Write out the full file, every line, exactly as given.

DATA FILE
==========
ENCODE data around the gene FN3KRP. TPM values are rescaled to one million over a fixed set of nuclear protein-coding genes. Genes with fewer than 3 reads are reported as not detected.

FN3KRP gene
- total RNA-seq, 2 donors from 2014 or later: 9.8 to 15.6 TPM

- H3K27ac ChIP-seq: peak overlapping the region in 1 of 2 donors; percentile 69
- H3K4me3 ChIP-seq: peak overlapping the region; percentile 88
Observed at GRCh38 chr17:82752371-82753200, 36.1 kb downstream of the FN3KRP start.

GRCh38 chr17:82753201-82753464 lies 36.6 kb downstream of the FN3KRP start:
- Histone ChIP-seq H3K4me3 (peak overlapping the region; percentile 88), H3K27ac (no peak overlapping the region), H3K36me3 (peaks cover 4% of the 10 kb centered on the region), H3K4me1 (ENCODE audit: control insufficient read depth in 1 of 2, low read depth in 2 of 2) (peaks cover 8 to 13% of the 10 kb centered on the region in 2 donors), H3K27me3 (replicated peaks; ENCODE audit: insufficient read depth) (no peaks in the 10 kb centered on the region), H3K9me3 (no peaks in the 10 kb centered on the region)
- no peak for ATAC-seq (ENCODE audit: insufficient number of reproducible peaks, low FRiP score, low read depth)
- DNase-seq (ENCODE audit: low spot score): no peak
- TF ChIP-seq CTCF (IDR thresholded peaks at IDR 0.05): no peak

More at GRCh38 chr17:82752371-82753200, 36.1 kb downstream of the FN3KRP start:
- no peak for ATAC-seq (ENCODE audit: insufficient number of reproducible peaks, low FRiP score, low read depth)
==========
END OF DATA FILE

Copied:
ENCODE data around the gene FN3KRP. TPM values are rescaled to one million over a fixed set of nuclear protein-coding genes. Genes with fewer than 3 reads are reported as not detected.

FN3KRP gene
- total RNA-seq, 2 donors from 2014 or later: 9.8 to 15.6 TPM

- H3K27ac ChIP-seq: peak overlapping the region in 1 of 2 donors; percentile 69
- H3K4me3 ChIP-seq: peak overlapping the region; percentile 88
Observed at GRCh38 chr17:82752371-82753200, 36.1 kb downstream of the FN3KRP start.

GRCh38 chr17:82753201-82753464 lies 36.6 kb downstream of the FN3KRP start:
- Histone ChIP-seq H3K4me3 (peak overlapping the region; percentile 88), H3K27ac (no peak overlapping the region), H3K36me3 (peaks cover 4% of the 10 kb centered on the region), H3K4me1 (ENCODE audit: control insufficient read depth in 1 of 2, low read depth in 2 of 2) (peaks cover 8 to 13% of the 10 kb centered on the region in 2 donors), H3K27me3 (replicated peaks; ENCODE audit: insufficient read depth) (no peaks in the 10 kb centered on the region), H3K9me3 (no peaks in the 10 kb centered on the region)
- no peak for ATAC-seq (ENCODE audit: insufficient number of reproducible peaks, low FRiP score, low read depth)
- DNase-seq (ENCODE audit: low spot score): no peak
- TF ChIP-seq CTCF (IDR thresholded peaks at IDR 0.05): no peak

More at GRCh38 chr17:82752371-82753200, 36.1 kb downstream of the FN3KRP start:
- no peak for ATAC-seq (ENCODE audit: insufficient number of reproducible peaks, low FRiP score, low read depth)